AMERICAN lawyers are asking for Australia’s help to save the life of alleged Bali terror mastermind Hambali, amid moves to transfer him from Guantánamo Bay to Malaysia to face execution.
Hambali, 52, or Riduan Isamuddin, is accused of orchestrating the deaths of 88 Australians and 114 others on October 12, 2002, by financing the attack through Osama bin Laden’s al Qaeda network.
Hambali has spent 10 years in Guantanamo without charge. His lead lawyer, Ohio-based public defender Carlos Warner, says US authorities are trying to offload him to Malaysia, knowing he can never be tried in America.
“We’ve been advocating for a long time, mostly behind closed doors, for him to go to Australia,” Mr Warner told News Corp, saying it was the only place where Hambali could get a fair trial.
“We think that Australia is the right place for him to be because of the nature of the allegations. We also respect the due process that’s provided by Australian courts.
“Given what’s going on in Guantanamo, we have more faith in your courts than ours.”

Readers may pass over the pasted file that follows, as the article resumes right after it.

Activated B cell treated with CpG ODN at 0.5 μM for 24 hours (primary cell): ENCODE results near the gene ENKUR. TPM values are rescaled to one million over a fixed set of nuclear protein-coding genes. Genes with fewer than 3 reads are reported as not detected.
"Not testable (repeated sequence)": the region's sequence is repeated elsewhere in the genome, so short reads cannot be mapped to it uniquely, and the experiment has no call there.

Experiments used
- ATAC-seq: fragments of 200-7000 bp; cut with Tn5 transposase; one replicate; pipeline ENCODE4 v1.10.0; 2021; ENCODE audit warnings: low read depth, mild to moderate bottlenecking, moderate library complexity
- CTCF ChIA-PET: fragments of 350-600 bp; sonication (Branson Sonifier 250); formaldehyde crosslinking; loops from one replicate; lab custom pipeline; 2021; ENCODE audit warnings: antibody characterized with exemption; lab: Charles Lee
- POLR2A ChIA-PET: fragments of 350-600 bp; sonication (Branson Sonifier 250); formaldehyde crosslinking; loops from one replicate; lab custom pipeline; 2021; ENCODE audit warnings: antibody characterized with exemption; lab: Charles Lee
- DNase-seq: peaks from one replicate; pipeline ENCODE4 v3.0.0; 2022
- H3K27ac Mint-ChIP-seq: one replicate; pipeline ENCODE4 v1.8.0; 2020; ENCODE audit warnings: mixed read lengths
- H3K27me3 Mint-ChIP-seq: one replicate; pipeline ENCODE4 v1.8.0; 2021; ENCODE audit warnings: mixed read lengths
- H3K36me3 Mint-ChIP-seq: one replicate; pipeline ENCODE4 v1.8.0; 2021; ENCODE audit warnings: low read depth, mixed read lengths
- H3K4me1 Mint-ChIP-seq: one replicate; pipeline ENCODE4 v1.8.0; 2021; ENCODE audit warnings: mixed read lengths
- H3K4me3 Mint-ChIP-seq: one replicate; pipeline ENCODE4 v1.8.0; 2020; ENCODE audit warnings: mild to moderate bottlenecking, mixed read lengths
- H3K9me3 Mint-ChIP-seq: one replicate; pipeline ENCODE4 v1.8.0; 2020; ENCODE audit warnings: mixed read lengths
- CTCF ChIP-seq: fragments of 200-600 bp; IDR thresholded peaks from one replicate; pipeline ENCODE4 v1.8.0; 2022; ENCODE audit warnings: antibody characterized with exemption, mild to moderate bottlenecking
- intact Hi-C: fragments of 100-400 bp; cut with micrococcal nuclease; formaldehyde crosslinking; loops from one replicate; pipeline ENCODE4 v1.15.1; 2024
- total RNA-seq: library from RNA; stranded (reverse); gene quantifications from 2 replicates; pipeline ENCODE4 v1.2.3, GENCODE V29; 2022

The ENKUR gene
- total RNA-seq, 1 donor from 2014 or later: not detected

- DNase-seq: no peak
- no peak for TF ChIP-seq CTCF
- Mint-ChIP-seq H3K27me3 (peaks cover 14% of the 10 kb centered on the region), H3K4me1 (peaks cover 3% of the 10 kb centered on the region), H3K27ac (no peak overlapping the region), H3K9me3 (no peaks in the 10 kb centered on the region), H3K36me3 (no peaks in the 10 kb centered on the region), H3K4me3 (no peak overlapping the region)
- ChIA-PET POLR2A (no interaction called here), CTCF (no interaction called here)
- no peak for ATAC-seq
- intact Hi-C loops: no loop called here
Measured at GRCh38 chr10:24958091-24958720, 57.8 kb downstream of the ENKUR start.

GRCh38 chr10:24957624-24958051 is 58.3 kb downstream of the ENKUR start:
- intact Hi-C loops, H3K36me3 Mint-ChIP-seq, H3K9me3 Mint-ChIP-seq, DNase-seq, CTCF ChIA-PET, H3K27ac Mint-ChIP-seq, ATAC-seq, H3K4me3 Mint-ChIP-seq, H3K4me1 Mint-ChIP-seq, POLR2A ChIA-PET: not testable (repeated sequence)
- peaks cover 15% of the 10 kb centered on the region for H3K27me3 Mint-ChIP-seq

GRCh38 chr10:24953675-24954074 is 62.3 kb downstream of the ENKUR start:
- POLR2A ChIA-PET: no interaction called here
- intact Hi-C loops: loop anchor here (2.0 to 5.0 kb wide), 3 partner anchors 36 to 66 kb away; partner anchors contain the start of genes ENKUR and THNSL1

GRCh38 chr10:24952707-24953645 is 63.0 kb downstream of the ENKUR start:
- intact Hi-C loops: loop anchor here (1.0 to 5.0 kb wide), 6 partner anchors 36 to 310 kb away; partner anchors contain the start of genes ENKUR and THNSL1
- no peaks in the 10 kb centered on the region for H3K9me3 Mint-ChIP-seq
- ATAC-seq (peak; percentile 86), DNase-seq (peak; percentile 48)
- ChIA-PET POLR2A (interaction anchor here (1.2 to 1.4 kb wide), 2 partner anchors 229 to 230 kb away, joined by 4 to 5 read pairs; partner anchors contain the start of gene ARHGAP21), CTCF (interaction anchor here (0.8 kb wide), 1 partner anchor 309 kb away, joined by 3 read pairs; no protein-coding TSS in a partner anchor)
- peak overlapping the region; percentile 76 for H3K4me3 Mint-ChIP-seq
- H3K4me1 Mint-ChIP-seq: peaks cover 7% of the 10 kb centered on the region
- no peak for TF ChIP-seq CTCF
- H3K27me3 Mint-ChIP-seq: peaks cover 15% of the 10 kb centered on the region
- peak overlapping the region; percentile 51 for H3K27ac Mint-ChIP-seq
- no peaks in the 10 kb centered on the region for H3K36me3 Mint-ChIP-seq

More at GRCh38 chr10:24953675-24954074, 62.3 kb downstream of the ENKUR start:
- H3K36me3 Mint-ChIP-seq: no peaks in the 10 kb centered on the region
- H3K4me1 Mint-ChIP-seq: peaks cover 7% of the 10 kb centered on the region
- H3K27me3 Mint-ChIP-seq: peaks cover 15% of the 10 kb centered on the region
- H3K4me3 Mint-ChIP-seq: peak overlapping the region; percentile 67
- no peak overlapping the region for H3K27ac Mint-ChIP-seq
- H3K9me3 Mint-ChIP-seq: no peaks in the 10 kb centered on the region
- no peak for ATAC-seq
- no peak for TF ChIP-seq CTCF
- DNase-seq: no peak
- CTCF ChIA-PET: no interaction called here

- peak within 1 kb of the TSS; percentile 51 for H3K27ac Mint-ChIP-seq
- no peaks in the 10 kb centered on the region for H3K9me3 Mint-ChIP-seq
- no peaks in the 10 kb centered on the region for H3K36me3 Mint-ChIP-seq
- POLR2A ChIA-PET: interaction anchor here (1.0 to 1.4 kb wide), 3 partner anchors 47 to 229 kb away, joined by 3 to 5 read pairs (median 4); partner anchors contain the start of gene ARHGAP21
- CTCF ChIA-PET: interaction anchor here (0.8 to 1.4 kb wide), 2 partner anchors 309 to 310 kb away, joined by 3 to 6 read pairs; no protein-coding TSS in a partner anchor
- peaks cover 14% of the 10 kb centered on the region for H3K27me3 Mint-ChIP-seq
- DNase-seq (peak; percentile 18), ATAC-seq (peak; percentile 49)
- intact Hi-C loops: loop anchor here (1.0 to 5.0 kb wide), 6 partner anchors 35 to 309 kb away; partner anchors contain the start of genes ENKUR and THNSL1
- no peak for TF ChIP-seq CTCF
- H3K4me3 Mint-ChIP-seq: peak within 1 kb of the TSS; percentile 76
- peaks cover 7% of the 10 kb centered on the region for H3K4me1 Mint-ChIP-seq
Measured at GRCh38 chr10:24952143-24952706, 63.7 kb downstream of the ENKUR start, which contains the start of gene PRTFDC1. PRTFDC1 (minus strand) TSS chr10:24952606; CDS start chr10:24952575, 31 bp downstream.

Hambali was Jemaah Islamiah’s senior operational leader, based in Malaysia, from where he allegedly organised Bali, the 2000 Jakarta church bombings, the 2003 Jakarta JW Marriott bombing, and numerous other plots, including advance knowledge of 9/11.
Mr Warner is right that Australia’s legal system is among the most respected in the world, and the home of the majority of Bali victims; but love of due process and public tolerance has limits.
News Corp has been told the Australian government would flatly refuse to entertain a local trial for Hambali; and would make no interventions on his behalf were he sent to Malaysia.
Nor would Indonesia, which has said it does not want to take Hambali back for trial.
Australian survivors have expressed frustration with Guantanamo’s legal limbo. Some, like Peter Hughes, see the terror prison as a form of “safe haven” because it has prevented Hambali from answering for Bali.